The Arab League's 165-person mission to Syria came to an end on Thursday, amid much condemnation and continuing violence.
"I think it was an important concession by the Syrian regime to allow this monitoring force in, but [it] ... could only achieve so much."
- Anoushka Kurkjian, a Middle East analyst
More than 400 protesters have been killed while the observers were in the country.
The team of monitors is preparing to submit its report to the Arab League in Cairo, where the foreign ministers of the League will meet on Sunday to discuss their next move.
They have a number of options available, including calling an end to this monitor mission entirely.
"There were a limited number of observers. We're talking about [a] maximum of 160 at a time. This is for a country of 23 million so if we are talking about a serious fact-finding mission, we should have thousands of monitors .... A lot of them were not well-equipped and trained."
- Najib Ghadbian from the Syrian National Council
They could also send the monitors in for another month or even decide on something a little more aggressive, as recently suggested by the Emir of Qatar, who floated the possibility of sending peacekeeping troops into Syria to try to calm the situation and, as he put it, "to stop the killing".
On this episode of Inside Syria we ask: Is it time to increase the pressure on Damascus? And which of the options available to the Arab League are feasible and which are desirable?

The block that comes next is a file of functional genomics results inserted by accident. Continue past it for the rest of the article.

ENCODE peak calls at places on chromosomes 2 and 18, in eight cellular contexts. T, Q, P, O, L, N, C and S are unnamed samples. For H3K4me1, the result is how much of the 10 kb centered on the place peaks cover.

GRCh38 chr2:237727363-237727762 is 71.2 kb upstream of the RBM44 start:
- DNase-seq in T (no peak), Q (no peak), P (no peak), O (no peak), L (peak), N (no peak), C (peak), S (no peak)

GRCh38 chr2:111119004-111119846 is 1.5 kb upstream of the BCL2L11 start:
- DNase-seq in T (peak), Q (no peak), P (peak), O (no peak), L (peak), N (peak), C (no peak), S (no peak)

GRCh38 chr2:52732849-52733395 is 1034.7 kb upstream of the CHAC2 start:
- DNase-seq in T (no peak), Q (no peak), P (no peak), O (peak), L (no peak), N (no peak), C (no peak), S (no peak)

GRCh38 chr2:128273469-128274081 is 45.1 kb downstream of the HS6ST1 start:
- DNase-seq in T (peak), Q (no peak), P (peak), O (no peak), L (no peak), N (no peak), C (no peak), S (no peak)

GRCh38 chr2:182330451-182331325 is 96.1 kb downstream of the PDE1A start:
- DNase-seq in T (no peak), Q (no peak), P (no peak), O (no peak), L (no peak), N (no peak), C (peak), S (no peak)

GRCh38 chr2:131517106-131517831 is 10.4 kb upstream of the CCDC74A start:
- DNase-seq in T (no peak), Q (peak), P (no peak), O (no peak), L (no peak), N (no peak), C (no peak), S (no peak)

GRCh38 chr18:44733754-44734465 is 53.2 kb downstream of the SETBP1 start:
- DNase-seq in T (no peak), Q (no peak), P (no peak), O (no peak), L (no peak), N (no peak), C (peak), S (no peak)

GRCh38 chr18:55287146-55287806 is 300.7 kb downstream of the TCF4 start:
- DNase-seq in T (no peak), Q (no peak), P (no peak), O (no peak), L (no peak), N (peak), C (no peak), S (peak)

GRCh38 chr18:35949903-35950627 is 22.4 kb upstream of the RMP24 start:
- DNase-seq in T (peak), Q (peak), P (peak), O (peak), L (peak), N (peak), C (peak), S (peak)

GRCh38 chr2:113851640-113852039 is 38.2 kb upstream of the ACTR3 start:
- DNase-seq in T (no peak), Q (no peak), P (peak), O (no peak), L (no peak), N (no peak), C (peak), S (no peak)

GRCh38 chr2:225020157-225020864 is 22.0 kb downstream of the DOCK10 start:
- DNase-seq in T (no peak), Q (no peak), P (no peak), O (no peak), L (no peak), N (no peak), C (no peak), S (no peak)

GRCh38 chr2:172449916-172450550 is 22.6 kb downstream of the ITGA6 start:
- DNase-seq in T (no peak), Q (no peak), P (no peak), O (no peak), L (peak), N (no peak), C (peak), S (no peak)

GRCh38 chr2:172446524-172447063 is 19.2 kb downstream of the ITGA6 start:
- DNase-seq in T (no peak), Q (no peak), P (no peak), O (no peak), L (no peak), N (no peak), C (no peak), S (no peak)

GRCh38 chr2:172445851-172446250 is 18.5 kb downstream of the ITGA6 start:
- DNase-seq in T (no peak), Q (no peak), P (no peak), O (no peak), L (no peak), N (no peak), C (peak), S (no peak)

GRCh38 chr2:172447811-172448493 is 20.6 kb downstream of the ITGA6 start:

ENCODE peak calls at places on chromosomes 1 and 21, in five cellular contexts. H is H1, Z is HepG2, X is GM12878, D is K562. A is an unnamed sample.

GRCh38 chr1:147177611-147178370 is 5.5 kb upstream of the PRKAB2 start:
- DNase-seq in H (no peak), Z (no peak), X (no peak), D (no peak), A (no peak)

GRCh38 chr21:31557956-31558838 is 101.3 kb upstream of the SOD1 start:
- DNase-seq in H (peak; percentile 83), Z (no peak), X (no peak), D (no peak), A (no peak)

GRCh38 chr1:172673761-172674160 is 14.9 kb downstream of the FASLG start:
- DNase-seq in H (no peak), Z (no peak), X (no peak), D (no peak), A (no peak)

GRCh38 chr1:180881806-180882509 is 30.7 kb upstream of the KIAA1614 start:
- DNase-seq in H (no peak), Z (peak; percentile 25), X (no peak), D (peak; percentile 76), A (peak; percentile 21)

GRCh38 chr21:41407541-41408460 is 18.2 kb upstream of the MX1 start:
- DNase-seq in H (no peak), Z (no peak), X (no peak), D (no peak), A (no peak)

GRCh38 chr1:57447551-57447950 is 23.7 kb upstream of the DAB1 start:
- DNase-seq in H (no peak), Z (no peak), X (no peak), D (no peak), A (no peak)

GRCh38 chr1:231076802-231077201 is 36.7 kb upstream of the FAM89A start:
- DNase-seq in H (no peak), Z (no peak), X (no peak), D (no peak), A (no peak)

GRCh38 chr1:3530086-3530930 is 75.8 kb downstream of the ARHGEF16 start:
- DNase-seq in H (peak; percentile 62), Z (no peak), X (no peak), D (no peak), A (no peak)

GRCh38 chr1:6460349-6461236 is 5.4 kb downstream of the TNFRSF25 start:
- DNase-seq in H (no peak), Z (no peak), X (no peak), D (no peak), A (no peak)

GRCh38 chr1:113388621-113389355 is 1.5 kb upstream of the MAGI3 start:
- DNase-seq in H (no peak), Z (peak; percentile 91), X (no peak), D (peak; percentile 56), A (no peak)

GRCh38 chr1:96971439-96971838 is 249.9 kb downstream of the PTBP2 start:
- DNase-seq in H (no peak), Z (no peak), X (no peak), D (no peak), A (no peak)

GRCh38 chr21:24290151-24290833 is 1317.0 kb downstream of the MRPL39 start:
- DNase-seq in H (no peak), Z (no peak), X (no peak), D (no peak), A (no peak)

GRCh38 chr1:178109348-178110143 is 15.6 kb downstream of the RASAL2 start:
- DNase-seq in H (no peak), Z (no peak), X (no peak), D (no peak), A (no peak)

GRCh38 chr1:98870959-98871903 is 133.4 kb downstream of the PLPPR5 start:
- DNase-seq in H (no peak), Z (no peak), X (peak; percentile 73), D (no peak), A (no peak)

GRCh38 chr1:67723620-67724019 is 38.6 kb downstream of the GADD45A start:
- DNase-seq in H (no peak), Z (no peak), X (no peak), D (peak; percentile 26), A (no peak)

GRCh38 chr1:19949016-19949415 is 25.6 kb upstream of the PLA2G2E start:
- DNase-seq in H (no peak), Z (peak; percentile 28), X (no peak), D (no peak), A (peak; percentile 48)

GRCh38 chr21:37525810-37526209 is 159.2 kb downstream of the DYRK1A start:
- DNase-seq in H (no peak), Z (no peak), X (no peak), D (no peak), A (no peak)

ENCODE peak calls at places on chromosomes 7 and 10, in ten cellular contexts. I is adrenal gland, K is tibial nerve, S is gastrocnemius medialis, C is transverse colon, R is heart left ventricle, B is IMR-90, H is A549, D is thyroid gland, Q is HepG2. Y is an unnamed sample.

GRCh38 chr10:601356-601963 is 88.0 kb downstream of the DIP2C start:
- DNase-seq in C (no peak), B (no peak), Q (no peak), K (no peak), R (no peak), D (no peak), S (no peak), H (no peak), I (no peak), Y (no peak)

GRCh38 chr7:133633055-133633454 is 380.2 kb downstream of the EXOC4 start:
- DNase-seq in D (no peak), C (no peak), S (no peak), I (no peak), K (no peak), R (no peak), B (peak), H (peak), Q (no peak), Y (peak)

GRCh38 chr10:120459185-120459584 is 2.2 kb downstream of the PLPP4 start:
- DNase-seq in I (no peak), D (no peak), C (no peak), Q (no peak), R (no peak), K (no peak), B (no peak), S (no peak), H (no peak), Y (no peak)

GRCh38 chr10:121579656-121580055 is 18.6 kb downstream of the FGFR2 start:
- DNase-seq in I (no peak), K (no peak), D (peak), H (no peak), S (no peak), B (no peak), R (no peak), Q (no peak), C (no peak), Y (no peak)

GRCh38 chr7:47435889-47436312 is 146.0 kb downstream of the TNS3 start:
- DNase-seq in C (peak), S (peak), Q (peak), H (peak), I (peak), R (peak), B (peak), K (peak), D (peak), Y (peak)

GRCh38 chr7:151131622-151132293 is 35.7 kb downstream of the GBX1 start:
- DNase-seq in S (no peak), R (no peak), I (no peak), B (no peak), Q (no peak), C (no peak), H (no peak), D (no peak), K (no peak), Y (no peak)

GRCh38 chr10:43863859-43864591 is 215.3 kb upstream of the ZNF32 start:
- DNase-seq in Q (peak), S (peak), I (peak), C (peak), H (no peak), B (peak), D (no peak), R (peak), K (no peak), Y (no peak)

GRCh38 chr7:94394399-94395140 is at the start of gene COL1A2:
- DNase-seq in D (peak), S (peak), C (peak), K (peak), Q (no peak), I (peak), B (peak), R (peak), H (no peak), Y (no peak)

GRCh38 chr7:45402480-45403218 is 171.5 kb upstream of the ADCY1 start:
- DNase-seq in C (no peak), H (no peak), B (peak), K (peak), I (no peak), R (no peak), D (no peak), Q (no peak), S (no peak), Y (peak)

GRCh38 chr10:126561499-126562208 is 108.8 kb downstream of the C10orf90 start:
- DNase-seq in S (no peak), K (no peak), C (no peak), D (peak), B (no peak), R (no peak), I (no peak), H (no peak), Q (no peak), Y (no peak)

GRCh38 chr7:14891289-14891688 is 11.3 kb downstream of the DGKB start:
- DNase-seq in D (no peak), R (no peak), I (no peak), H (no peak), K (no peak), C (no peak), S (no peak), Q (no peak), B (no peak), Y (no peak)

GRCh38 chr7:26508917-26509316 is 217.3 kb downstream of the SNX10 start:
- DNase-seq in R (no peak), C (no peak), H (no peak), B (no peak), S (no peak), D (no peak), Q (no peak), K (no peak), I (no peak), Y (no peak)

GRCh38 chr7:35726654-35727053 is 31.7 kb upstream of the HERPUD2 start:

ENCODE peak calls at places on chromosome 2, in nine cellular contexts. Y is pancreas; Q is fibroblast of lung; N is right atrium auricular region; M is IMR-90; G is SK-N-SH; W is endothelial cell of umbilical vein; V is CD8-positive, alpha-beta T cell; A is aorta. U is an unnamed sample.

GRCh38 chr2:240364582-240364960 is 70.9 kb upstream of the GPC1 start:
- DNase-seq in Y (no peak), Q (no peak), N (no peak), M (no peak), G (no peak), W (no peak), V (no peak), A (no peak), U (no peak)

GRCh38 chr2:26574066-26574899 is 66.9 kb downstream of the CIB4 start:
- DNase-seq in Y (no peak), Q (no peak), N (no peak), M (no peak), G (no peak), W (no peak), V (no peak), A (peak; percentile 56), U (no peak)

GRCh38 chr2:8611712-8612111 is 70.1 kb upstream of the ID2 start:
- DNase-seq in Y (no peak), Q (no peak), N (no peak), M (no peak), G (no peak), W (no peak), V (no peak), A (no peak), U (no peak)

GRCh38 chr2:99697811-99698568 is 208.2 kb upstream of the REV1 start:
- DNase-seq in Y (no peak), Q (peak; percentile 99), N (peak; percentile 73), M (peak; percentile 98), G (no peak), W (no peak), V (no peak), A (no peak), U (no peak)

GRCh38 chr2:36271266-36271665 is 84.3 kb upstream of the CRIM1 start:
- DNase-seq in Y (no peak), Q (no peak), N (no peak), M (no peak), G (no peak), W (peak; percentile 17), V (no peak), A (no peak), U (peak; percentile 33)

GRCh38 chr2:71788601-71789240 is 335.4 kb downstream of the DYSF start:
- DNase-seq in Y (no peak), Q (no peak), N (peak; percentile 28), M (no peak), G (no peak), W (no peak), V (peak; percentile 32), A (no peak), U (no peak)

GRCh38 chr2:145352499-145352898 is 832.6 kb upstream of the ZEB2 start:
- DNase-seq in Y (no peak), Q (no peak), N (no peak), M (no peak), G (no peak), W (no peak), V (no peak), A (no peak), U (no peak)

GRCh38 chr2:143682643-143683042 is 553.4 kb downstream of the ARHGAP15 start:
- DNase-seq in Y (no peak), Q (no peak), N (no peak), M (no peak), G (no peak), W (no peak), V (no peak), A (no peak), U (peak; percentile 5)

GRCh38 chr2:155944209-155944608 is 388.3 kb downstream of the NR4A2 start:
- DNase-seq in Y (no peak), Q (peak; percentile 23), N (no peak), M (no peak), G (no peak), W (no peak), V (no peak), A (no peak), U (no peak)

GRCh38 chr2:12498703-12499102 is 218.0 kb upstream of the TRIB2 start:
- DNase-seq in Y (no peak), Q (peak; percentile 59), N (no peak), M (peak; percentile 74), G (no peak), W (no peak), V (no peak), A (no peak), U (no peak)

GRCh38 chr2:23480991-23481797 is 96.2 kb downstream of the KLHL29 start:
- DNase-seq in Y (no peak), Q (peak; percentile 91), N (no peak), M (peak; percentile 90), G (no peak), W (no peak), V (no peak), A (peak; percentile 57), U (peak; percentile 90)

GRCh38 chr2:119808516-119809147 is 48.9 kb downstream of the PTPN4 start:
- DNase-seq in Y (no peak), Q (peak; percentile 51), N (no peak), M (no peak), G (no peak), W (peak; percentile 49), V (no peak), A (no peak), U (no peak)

To discuss this we are joined by: Najib Ghadbian, a professor of political science at the University of Arkansas and a member of the general secretariat of the Syrian National Council; Anoushka Kurkjian, a Middle East analyst specialising in the Gulf, Syria and Lebanon; and Bassam Abu Abdullah, a political analyst from Damascus University and a former Syrian diplomat.
And below is what Nadim Houry of Human Rights Watch said about the Arab League mission in Syria:
"First of all, it's very important for the Arab League's credibility. We don't know what they have been doing for a month, what have they seen, what have they done, what criteria? There's been a complete lack of transparency ... so I think it is very important now for the Arab League to show that it's not being manipulated by the Syrian government and that it will report on what it has seen. Secondly, it's very important to deter further violations inside Syria."
|Arab League Mission Facts
- The Arab League's fact-finding mission in Syria began on December 26, 2011
- It expired on January 19, 2012
- The Arab League has been criticised for not stopping the violence in Syria
- Over 400 people have been killed in Syria since Arab League monitors arrived
- The Arab League will meet on Sunday to review its mission in Syria
- Reports suggest the Arab League will extend its Syrian mission for one month
- More than 5,000 people have been killed in Syria since the uprising began in March 2011
- The Emir of Qatar has suggested sending troops to Syria to end the violence there
- The Syrian National Council is calling for an intervention to end the violence